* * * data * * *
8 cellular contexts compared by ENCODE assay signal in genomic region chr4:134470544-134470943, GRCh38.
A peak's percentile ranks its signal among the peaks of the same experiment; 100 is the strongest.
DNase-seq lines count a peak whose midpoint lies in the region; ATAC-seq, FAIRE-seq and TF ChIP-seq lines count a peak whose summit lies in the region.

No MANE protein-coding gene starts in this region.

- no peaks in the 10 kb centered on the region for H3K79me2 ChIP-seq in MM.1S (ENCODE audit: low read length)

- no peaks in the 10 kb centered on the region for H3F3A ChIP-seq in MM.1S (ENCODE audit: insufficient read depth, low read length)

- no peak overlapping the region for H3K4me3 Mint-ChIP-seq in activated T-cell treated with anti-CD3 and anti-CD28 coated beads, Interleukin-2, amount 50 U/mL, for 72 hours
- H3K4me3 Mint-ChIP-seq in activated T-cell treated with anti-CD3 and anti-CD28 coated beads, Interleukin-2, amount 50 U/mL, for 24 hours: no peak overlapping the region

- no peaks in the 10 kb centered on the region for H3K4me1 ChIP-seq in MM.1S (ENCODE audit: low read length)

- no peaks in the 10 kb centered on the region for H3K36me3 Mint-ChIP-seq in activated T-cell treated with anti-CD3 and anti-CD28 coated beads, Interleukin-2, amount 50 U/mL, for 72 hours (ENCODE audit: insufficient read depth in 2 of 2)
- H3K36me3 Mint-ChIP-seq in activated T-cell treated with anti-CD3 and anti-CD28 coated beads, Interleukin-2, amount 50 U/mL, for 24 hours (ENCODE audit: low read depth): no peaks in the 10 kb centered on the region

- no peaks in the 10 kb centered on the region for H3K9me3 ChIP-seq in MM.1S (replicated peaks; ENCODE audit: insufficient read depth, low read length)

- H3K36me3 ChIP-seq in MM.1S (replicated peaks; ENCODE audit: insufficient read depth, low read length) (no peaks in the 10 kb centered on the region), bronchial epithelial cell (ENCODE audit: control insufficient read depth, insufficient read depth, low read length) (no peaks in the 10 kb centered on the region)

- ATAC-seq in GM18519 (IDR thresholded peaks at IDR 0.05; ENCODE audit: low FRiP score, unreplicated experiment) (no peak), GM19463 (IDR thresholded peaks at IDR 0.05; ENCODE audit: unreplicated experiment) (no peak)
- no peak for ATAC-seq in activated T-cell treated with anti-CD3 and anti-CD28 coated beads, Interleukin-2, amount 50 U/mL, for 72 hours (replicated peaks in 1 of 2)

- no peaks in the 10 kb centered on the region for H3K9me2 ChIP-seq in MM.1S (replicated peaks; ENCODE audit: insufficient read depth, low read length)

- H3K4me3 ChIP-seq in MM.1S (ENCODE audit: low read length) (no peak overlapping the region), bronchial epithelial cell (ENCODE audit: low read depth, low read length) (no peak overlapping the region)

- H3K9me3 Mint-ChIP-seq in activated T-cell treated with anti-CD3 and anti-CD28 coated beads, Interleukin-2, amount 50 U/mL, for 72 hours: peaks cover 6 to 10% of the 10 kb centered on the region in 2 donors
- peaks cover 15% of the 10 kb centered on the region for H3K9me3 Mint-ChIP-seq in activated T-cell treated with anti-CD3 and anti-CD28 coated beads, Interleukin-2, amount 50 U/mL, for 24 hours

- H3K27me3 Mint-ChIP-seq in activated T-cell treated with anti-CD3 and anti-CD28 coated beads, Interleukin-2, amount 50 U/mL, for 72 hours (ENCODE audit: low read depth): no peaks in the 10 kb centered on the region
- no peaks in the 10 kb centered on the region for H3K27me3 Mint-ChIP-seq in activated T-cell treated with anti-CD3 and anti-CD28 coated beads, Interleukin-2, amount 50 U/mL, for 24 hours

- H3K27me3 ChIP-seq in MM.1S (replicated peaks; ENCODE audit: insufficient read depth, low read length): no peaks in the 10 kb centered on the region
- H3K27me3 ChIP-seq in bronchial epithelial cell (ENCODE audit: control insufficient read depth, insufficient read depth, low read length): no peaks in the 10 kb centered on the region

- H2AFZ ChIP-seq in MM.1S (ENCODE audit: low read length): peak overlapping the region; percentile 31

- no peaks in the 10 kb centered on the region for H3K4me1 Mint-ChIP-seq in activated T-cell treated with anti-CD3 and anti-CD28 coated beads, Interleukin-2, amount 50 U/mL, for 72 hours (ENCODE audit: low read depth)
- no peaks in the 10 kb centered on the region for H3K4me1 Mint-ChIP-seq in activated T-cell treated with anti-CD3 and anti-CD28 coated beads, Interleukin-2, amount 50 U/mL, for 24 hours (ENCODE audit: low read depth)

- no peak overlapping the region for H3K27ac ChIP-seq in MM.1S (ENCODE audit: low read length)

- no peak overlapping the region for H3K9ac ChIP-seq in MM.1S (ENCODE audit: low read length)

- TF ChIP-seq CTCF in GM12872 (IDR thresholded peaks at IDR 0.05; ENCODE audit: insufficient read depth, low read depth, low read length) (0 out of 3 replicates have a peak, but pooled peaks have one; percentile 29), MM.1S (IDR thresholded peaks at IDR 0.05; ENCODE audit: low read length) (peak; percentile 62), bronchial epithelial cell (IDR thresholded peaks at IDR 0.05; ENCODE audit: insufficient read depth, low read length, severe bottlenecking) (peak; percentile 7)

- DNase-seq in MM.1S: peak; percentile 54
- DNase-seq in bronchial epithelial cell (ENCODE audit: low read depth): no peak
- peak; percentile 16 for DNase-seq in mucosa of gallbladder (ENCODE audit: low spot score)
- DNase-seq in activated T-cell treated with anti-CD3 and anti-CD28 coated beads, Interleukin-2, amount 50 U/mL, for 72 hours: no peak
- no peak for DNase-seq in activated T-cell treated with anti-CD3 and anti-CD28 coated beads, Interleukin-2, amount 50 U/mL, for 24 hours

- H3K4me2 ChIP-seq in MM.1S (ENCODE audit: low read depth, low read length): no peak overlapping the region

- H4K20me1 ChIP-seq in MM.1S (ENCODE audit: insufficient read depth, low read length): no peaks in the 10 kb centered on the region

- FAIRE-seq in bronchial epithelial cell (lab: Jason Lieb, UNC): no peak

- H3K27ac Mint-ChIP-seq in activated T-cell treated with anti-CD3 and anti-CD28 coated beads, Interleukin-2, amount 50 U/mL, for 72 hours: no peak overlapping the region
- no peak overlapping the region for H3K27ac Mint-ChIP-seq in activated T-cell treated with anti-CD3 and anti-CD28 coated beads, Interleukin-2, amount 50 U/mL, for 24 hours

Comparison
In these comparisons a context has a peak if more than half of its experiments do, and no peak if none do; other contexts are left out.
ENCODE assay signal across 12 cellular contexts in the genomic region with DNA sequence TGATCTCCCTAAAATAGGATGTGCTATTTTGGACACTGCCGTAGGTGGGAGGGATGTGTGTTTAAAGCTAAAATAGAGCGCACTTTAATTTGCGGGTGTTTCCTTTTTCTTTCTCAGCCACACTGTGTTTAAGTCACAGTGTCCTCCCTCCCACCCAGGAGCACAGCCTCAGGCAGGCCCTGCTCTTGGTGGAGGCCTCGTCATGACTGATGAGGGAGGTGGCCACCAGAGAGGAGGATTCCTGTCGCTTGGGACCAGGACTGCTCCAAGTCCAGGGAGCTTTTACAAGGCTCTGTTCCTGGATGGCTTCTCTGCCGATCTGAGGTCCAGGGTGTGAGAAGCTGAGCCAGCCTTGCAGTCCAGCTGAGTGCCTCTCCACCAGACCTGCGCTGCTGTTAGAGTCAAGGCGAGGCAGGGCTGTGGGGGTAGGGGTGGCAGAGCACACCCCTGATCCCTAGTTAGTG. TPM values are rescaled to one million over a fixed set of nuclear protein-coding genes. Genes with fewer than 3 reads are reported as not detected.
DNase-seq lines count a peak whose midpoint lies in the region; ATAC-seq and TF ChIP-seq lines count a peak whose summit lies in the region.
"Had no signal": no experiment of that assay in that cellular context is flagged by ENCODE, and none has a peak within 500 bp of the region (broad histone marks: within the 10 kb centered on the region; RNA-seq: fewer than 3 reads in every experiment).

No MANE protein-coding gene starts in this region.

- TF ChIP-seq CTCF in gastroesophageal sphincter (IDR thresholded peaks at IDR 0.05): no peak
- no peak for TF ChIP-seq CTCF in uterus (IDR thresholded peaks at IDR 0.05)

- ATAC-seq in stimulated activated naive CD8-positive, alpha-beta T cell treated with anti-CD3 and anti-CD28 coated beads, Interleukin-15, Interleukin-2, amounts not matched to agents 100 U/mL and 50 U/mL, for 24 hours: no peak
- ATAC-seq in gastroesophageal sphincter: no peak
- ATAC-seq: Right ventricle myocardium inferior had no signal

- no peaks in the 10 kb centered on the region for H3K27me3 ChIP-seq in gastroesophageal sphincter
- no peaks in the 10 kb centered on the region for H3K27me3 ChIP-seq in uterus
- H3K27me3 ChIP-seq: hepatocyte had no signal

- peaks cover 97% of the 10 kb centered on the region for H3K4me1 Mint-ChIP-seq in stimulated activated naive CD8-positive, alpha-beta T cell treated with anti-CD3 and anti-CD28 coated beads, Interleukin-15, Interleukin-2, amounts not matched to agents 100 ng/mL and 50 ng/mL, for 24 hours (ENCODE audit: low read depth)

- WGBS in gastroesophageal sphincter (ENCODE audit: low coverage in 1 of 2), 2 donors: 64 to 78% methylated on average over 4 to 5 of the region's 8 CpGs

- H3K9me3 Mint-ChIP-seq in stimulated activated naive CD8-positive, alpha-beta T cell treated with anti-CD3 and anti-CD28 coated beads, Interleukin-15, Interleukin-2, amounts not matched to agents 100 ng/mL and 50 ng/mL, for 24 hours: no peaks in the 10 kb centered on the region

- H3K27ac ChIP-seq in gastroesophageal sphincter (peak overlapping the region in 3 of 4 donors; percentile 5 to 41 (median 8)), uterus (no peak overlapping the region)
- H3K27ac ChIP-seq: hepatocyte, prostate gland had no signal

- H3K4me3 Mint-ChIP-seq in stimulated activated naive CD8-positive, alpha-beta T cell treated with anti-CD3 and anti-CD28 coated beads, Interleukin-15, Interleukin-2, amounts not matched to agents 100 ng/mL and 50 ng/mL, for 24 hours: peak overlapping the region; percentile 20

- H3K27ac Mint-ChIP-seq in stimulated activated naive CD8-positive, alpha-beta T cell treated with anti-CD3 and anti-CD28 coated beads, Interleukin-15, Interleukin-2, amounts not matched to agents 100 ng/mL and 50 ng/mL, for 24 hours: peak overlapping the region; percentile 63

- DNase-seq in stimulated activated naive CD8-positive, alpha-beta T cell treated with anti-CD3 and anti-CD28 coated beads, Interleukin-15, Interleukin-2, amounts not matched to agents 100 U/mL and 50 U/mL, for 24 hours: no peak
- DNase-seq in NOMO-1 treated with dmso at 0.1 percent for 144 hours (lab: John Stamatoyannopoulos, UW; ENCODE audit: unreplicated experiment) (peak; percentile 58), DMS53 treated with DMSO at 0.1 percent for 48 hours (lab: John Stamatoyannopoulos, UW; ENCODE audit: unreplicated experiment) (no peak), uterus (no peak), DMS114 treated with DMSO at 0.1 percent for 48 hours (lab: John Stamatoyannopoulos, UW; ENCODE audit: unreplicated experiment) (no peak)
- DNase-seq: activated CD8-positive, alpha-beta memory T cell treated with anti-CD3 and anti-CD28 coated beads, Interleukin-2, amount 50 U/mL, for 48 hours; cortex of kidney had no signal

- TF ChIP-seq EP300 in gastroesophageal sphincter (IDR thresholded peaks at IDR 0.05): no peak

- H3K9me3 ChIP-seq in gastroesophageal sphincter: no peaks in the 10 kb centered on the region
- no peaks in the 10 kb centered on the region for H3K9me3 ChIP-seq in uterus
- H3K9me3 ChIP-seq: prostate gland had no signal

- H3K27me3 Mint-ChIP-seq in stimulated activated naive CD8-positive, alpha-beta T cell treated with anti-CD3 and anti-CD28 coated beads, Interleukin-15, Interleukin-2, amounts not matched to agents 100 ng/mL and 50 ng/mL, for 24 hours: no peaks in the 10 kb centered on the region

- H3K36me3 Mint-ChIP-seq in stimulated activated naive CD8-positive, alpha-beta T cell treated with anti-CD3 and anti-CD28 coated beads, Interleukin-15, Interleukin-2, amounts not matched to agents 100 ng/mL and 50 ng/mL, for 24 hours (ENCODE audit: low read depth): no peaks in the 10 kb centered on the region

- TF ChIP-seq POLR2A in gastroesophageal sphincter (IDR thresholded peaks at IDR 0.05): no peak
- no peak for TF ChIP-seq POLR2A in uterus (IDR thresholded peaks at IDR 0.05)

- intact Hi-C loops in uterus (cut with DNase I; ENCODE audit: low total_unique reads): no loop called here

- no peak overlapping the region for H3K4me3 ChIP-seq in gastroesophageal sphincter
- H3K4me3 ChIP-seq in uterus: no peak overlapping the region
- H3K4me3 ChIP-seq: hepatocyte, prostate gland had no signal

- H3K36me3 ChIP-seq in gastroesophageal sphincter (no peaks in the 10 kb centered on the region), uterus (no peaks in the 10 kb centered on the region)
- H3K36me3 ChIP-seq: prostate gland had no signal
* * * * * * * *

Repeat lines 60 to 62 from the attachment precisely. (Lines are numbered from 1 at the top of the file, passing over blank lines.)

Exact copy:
- H3K27ac Mint-ChIP-seq in stimulated activated naive CD8-positive, alpha-beta T cell treated with anti-CD3 and anti-CD28 coated beads, Interleukin-15, Interleukin-2, amounts not matched to agents 100 ng/mL and 50 ng/mL, for 24 hours: peak overlapping the region; percentile 63

- DNase-seq in stimulated activated naive CD8-positive, alpha-beta T cell treated with anti-CD3 and anti-CD28 coated beads, Interleukin-15, Interleukin-2, amounts not matched to agents 100 U/mL and 50 U/mL, for 24 hours: no peak
- DNase-seq in NOMO-1 treated with dmso at 0.1 percent for 144 hours (lab: John Stamatoyannopoulos, UW; ENCODE audit: unreplicated experiment) (peak; percentile 58), DMS53 treated with DMSO at 0.1 percent for 48 hours (lab: John Stamatoyannopoulos, UW; ENCODE audit: unreplicated experiment) (no peak), uterus (no peak), DMS114 treated with DMSO at 0.1 percent for 48 hours (lab: John Stamatoyannopoulos, UW; ENCODE audit: unreplicated experiment) (no peak)